Inoculating wood substrates with grain spawn
(Level 2 - advanced cultivator)
Most fungi do not develop fruiting bodies on rye grain substrate, that's why an adequate fruiting substrate must be inoculated with grain spawn. This method is suitable for most wood-inhabiting mushroom species.
Grain spawn, ready colonised
Sterilised wood substrate
Bag sealer or strong adhesive tape
Face mask and hairnet
Disinfectants for workspace and hands
Sterile working area: Glove Bag/Glove Box or
sterile air flow (HEPA-filter, laminar flow hood)
Perform this working step under aseptic conditions to prevent contamination. Clean your worktop, wash hands and forearms, put on face mask, hairnet and gloves and disinfect your worktop well.
Separate the grains of the colonised spawn by shaking and plumping them repeatedly (with the bag still closed). Open the sterilised wood substrate bag. Use 2 to 10 % (of target substrate mass) of grain spawn for inoculation of wood substrate.
Add about 50 – 250 g of grain spawn per bag containing 2,5 kg of wood substrate.
Close the inoculated substrate bag using a bag sealer or strong adhesive tape. Now distribute the colonised grain evenly into the fresh substrate, by shaking the bag, to achieve fast and equal colonisation. It could be beneficial to reshake the bag after 5 – 7 days.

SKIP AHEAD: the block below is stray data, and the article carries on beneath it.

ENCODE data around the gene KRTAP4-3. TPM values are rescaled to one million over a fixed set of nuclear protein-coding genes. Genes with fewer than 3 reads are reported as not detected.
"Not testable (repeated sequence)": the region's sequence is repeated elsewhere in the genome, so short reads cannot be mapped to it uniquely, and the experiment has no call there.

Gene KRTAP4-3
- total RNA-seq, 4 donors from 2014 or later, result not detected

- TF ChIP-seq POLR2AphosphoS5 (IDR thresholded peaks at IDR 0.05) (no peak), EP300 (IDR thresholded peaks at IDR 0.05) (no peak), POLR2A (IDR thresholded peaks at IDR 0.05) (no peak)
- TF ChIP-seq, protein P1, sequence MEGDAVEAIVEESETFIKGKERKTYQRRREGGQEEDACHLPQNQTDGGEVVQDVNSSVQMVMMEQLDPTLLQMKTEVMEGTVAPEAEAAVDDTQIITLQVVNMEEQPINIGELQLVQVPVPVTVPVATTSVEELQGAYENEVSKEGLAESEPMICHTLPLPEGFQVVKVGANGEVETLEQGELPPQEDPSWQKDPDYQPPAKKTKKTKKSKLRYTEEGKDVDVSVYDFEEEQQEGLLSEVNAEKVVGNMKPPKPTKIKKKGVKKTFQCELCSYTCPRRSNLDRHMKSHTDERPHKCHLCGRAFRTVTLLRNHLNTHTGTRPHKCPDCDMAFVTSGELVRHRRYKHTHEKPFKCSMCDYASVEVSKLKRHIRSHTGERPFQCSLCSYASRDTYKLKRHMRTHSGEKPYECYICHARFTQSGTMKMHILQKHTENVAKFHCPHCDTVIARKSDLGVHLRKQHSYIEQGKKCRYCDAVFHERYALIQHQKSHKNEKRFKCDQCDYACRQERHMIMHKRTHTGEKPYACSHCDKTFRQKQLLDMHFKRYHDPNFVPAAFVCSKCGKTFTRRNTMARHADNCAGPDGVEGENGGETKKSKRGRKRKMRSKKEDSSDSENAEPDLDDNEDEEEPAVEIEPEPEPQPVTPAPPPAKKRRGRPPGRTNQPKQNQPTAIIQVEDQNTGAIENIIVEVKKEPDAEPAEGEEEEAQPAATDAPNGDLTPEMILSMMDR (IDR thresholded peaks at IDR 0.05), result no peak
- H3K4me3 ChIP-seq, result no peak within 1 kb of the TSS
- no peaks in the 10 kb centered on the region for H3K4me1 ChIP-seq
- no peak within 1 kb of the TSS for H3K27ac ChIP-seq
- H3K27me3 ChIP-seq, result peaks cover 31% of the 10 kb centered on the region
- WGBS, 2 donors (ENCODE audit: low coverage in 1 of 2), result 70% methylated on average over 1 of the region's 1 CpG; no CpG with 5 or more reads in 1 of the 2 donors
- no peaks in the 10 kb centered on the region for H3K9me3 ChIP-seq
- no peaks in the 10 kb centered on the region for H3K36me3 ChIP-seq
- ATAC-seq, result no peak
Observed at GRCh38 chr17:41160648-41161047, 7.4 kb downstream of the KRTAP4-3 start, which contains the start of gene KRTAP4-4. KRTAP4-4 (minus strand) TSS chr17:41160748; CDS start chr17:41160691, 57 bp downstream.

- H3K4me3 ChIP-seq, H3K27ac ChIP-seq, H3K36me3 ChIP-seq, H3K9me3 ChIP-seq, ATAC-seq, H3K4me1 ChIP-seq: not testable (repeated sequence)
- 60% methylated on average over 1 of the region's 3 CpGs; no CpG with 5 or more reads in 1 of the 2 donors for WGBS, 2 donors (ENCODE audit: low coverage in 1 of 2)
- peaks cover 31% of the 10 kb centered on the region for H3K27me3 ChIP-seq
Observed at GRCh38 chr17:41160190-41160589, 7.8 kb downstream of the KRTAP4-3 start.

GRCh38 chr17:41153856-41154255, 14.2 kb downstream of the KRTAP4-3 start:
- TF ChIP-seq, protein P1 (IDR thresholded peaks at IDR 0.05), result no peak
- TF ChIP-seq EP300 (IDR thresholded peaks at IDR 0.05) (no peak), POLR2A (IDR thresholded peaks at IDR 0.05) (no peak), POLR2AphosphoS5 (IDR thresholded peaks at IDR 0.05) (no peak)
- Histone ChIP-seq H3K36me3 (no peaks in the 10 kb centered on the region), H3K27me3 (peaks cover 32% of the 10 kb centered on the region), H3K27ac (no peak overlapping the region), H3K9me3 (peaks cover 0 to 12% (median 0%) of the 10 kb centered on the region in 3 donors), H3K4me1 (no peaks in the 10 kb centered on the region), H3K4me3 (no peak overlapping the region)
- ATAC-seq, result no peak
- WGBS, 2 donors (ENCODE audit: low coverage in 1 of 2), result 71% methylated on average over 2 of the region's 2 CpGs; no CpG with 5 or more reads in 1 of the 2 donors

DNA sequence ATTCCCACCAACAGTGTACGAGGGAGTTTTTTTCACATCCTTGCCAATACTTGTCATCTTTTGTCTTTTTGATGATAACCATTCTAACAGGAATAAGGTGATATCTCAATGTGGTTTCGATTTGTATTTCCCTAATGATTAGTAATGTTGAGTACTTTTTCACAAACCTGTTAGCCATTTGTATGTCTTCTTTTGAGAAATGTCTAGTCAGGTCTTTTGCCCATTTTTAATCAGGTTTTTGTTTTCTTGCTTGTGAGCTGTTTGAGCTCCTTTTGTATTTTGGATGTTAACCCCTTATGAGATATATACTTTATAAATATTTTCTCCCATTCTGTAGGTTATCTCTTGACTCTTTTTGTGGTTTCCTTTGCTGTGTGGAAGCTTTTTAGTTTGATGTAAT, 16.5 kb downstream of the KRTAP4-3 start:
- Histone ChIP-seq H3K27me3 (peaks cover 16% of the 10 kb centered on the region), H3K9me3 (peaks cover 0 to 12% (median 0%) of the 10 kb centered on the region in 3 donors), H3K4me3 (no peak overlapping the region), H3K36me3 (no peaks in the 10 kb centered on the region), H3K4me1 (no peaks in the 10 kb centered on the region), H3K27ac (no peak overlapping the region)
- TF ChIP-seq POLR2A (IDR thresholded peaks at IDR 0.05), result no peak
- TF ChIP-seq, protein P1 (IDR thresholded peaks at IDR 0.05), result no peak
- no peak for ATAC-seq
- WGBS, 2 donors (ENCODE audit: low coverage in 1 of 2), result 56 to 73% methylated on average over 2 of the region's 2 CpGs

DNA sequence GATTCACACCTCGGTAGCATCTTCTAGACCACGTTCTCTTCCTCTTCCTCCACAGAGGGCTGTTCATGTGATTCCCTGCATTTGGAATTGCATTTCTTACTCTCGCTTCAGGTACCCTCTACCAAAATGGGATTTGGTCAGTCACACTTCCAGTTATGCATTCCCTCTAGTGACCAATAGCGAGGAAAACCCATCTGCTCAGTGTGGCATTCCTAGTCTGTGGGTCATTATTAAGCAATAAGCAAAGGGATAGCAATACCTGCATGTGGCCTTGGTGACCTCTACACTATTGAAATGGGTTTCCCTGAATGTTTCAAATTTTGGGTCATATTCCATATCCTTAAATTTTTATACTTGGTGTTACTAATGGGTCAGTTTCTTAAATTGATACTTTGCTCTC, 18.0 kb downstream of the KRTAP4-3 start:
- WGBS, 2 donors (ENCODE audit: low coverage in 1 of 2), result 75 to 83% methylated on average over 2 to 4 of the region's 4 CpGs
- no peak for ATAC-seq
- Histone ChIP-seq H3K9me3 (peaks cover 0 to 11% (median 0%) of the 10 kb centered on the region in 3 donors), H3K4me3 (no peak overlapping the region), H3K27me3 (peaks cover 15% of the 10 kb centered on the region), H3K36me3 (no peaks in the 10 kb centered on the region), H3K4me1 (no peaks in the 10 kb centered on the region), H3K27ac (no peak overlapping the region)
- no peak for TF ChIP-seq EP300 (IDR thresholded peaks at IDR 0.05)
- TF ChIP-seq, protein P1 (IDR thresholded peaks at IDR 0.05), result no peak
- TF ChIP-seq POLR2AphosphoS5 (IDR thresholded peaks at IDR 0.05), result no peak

During mycelium growth stage, store the inoculated substrate in a dark and clean place at convenient temperature (spawn run) of this mushroom species. Ensure that the incubator in which the mycelium is grown provides enough ventilation. After about 2–3 weeks the mycelium should have grown through the bag and the substrate should be overgrown by white mycelium (please note that some different species of fungi could have different mycelia colours). Now the mycelium is ready for the fruiting phase.
„Mycelium running/ How mushrooms can help save the world“, Paul Stamets; Ten Speed Press, Berkeley/Toronto;
„The Mushroom Cultivator: A Practical Guide to Growing Mushrooms at Home", Paul Stamets, Agarikon Press; First Edition (December 1983);
„Growing Gourmet and Medicinal Mushrooms”, Paul Stamets, Ten Speed Press, Berkeley/Toronto;